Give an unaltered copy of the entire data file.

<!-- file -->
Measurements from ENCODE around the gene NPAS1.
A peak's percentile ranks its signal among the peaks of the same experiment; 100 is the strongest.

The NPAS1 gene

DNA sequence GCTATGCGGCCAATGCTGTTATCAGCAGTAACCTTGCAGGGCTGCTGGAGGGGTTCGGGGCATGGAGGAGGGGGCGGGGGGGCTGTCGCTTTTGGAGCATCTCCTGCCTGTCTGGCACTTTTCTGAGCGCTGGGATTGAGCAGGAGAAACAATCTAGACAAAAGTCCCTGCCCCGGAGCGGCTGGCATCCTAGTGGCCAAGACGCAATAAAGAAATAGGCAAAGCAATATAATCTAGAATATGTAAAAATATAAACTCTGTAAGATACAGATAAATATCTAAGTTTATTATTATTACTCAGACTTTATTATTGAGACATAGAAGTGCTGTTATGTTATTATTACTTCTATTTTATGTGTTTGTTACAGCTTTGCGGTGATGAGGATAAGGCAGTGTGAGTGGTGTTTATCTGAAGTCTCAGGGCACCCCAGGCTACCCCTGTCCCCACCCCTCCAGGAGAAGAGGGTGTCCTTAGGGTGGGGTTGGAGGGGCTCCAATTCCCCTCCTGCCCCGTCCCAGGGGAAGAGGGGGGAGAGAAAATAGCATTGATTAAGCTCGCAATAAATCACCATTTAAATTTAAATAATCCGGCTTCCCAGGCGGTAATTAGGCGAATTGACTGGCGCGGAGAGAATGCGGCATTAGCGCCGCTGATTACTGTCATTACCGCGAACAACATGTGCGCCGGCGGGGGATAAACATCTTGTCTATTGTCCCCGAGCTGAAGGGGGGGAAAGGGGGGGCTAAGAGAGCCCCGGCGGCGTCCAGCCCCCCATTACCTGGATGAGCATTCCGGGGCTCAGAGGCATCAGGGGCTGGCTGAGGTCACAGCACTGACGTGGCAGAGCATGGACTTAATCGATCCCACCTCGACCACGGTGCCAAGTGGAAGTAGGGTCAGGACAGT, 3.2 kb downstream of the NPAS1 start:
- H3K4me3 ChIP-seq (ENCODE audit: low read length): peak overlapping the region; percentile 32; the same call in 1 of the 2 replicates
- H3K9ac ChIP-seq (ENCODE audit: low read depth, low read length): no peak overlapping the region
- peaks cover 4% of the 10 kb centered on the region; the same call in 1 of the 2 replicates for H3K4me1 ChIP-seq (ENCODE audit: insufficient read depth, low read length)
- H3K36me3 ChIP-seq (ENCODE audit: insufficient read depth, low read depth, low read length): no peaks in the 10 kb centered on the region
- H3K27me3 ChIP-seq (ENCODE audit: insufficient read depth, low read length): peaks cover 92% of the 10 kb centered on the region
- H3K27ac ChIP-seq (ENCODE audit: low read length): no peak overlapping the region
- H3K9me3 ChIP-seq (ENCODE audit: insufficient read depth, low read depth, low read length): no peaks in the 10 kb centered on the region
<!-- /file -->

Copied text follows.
Measurements from ENCODE around the gene NPAS1.
A peak's percentile ranks its signal among the peaks of the same experiment; 100 is the strongest.

The NPAS1 gene

DNA sequence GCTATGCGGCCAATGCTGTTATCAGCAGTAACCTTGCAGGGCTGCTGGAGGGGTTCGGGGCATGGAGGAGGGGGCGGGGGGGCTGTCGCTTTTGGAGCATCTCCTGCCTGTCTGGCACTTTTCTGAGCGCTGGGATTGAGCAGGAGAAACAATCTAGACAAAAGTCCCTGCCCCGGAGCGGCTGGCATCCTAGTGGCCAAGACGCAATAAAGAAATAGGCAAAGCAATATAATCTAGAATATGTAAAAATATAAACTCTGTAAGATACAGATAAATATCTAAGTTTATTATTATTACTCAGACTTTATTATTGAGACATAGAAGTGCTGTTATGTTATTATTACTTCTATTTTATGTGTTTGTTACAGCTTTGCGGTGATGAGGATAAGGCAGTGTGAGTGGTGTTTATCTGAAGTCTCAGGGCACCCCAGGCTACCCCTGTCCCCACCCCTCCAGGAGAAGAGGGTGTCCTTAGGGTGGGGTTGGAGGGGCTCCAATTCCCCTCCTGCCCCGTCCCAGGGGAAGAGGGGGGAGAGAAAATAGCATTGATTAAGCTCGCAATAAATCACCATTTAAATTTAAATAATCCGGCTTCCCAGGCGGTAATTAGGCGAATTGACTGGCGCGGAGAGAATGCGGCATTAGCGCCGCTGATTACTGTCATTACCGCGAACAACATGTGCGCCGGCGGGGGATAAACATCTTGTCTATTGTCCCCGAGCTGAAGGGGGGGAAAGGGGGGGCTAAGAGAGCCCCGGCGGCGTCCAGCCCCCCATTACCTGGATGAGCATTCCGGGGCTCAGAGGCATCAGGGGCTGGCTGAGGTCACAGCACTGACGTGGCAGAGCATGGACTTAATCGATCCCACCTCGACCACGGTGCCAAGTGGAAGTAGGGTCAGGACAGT, 3.2 kb downstream of the NPAS1 start:
- H3K4me3 ChIP-seq (ENCODE audit: low read length): peak overlapping the region; percentile 32; the same call in 1 of the 2 replicates
- H3K9ac ChIP-seq (ENCODE audit: low read depth, low read length): no peak overlapping the region
- peaks cover 4% of the 10 kb centered on the region; the same call in 1 of the 2 replicates for H3K4me1 ChIP-seq (ENCODE audit: insufficient read depth, low read length)
- H3K36me3 ChIP-seq (ENCODE audit: insufficient read depth, low read depth, low read length): no peaks in the 10 kb centered on the region
- H3K27me3 ChIP-seq (ENCODE audit: insufficient read depth, low read length): peaks cover 92% of the 10 kb centered on the region
- H3K27ac ChIP-seq (ENCODE audit: low read length): no peak overlapping the region
- H3K9me3 ChIP-seq (ENCODE audit: insufficient read depth, low read depth, low read length): no peaks in the 10 kb centered on the region